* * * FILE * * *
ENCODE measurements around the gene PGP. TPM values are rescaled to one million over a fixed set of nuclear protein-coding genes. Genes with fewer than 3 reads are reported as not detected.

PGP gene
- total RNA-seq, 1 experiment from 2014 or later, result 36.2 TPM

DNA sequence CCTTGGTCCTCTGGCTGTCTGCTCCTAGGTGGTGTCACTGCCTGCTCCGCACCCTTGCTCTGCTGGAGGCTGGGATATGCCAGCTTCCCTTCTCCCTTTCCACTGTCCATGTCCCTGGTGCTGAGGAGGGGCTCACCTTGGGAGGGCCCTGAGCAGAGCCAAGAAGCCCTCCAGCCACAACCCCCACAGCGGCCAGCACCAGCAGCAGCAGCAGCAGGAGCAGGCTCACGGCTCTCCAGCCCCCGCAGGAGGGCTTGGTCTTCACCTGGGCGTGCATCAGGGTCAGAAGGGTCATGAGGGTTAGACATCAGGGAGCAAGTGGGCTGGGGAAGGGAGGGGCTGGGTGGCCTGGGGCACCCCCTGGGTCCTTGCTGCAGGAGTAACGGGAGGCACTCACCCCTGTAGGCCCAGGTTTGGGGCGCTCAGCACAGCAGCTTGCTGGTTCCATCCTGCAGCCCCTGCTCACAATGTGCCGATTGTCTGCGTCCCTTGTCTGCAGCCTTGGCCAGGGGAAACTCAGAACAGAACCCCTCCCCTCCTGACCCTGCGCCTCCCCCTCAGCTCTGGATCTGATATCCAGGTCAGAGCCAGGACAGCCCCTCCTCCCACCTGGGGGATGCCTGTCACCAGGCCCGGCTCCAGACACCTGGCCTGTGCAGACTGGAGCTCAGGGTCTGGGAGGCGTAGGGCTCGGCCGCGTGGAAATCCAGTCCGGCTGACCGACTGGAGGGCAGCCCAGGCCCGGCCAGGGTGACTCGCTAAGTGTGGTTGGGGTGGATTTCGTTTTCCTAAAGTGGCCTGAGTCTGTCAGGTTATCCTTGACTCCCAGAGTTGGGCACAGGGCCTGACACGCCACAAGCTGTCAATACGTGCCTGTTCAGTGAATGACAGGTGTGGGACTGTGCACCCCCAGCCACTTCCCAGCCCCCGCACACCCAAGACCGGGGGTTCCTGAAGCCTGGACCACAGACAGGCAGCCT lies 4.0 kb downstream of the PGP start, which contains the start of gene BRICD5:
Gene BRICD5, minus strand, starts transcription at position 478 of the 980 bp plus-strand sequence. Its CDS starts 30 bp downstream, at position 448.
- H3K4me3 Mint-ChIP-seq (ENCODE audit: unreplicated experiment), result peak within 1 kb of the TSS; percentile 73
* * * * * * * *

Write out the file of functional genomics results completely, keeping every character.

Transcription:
ENCODE measurements around the gene PGP. TPM values are rescaled to one million over a fixed set of nuclear protein-coding genes. Genes with fewer than 3 reads are reported as not detected.

PGP gene
- total RNA-seq, 1 experiment from 2014 or later, result 36.2 TPM

DNA sequence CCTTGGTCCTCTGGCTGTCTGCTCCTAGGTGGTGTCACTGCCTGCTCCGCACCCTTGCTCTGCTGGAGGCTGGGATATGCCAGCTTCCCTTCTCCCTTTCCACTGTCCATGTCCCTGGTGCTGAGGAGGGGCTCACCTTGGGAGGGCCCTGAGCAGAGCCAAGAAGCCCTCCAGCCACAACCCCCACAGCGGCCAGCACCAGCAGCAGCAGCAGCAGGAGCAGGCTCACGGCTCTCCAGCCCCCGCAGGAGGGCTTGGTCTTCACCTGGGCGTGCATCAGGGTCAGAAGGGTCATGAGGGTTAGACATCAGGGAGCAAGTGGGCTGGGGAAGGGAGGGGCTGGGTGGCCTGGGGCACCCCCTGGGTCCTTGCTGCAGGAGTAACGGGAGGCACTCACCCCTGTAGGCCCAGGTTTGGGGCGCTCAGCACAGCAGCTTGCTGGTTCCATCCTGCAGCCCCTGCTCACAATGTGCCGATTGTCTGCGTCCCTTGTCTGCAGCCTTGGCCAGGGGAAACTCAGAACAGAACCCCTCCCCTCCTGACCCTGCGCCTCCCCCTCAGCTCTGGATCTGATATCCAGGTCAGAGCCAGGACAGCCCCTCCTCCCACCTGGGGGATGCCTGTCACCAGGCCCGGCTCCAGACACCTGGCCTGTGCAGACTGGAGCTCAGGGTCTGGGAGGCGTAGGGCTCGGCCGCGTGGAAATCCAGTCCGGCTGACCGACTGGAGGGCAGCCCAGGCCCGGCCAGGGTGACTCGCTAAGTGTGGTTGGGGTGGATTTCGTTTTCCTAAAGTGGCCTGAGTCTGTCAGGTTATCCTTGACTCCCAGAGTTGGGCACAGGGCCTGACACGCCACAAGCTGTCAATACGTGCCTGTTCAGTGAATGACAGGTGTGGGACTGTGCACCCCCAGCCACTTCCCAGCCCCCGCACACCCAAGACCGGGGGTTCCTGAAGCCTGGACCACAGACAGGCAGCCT lies 4.0 kb downstream of the PGP start, which contains the start of gene BRICD5:
Gene BRICD5, minus strand, starts transcription at position 478 of the 980 bp plus-strand sequence. Its CDS starts 30 bp downstream, at position 448.
- H3K4me3 Mint-ChIP-seq (ENCODE audit: unreplicated experiment), result peak within 1 kb of the TSS; percentile 73